Vattenfall Launches CCS Pilot

Vattenfall Launches CCS Pilot

A project being touted as one of the world's first carbon capture and sequestration pilots will be commissioned next week in Germany.

Swedish utility company Vattenfall will fire up the $100 million CCS plant that will turn lignite coal into an oxyfuel that will get injected into a former natural gas field, BBC reported. Vattenfall wants CCS to be fully commercialized by 2020.

The company spent more than two years bringing the project into its pilot phase. The oxyfuel boiler will separate and squash the carbon dioxide into a sliver of its original volume. It will then be forced deep into the earth.

"We are very proud -- we think this is the future of coal," Hubertus Altmann of Vattenfall told the BBC.

CCS is often touted as a way to address climate change while taking advantage of coal, a cheap and abundant resource. But since building and operating CCS plants comes with a hefty price tag, critics warn the money could be better spent on energy efficiency and renewable energy. There are also questions about the storing the CO2 securely without harming underground aquifers.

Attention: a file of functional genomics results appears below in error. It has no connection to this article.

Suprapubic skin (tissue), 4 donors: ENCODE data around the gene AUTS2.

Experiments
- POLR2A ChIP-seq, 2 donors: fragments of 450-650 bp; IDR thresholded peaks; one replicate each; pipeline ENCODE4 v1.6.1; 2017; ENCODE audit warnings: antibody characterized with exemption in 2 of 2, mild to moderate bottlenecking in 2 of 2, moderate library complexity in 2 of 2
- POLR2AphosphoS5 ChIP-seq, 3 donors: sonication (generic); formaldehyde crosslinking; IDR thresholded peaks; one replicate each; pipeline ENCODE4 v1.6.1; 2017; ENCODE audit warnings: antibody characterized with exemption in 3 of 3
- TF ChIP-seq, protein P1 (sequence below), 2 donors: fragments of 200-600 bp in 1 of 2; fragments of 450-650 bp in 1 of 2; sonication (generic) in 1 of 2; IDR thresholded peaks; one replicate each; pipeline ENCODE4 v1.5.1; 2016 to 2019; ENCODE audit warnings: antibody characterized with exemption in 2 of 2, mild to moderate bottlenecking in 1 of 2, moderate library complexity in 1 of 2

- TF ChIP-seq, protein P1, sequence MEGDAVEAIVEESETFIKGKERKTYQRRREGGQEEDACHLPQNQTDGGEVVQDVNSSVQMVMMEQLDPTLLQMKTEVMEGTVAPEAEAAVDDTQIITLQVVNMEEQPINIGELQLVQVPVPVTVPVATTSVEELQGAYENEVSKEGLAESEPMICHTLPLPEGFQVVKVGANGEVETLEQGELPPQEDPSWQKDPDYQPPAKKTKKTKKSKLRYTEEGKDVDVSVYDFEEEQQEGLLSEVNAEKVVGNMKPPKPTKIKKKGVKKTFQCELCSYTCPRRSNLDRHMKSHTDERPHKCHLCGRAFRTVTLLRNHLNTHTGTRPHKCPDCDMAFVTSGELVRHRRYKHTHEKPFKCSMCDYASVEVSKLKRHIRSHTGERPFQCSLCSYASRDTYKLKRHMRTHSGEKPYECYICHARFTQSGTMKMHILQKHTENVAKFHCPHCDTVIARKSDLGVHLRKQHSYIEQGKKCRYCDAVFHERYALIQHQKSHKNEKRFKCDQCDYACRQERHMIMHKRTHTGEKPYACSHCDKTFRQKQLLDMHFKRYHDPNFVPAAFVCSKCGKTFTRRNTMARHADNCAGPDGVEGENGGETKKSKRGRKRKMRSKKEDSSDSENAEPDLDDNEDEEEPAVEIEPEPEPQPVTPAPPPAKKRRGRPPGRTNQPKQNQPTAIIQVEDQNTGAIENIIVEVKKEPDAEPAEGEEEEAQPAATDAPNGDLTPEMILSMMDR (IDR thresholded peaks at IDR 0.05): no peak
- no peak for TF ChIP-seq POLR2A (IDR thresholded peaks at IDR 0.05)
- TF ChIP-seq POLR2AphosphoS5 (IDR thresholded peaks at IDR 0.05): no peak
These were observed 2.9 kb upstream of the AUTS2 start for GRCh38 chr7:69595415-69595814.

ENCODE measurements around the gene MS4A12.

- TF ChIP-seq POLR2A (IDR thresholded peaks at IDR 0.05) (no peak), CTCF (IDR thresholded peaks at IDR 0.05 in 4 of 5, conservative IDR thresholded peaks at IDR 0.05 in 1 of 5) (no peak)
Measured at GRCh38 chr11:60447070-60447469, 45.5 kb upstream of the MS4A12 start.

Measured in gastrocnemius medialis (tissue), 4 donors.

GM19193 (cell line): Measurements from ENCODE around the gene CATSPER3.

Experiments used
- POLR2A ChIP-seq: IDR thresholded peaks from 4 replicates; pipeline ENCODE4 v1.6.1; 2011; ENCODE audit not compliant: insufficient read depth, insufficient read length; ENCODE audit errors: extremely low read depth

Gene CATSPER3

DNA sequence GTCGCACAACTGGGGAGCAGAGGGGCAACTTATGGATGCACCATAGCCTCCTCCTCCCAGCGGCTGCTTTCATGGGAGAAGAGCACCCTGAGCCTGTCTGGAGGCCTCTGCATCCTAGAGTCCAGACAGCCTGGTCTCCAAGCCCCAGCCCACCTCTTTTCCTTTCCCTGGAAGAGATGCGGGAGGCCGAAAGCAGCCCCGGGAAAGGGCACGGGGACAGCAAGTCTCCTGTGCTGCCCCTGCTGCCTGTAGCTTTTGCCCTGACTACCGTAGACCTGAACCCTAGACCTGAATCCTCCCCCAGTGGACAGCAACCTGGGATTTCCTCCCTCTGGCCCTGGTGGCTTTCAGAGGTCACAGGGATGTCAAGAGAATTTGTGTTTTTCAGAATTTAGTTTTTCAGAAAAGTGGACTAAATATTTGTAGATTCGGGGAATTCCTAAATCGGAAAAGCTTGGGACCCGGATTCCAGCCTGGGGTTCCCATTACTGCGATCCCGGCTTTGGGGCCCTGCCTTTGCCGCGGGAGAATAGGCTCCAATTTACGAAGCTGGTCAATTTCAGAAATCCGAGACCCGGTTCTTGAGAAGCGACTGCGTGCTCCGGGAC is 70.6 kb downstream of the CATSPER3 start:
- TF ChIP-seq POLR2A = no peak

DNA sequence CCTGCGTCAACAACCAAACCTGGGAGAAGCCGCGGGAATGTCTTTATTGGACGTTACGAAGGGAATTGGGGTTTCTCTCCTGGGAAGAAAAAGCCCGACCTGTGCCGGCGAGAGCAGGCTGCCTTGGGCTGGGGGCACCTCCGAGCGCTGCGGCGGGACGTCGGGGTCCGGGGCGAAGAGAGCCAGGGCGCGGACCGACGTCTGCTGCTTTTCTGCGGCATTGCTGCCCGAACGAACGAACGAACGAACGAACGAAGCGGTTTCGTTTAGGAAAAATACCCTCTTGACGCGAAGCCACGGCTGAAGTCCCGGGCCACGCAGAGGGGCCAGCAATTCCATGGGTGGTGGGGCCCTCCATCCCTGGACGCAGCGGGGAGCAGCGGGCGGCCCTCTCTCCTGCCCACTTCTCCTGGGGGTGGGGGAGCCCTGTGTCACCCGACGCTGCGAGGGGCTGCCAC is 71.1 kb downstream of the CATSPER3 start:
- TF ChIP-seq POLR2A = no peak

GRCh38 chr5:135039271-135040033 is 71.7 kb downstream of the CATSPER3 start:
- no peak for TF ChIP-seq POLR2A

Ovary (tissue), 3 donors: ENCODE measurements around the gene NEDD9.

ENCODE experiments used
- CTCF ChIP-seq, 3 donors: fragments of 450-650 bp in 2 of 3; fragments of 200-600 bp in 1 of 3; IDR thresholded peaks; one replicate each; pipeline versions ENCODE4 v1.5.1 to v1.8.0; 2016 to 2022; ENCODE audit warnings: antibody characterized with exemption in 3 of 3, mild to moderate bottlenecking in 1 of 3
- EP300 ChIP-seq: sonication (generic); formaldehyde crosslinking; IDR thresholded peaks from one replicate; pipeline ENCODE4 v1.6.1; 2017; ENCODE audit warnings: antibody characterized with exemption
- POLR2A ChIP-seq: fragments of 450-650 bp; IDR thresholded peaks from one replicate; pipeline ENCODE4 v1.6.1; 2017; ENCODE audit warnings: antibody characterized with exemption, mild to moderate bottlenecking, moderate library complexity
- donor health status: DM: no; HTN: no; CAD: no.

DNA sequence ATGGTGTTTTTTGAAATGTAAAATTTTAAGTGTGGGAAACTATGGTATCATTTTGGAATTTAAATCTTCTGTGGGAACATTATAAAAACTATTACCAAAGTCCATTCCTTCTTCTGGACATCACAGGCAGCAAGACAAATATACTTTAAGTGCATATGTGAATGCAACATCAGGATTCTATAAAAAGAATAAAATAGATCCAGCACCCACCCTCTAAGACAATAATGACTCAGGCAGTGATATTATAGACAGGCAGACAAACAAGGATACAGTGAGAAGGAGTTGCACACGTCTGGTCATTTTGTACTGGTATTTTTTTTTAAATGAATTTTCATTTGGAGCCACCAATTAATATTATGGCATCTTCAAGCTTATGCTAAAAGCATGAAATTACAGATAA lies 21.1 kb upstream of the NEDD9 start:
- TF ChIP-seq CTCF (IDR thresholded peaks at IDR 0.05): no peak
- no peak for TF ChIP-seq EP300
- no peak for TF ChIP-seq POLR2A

The EU hopes to have as many as a dozen CCS demonstration plants fired up during the next few years but questions remain regarding funding.

Vattenfall said in May it planned to build a CCS demonstration plant at its Jänschwalde plant in Brandenburg that will begin operation by 2015.

"After the inauguration of the pilot for a CCS plant in summer 2008, the demonstration plant on an industrial scale id the consistent next step," the company said in a statement in May. "At the same time, the company takes care of a secure supply with electricity and heat from Germany's most important resource: lignite."

Vattenfall has set a goal of reducing emissions 50 percent by 2030 through CCS, customer-related energy efficiency efforts and promotion of a global climate initiative it founded.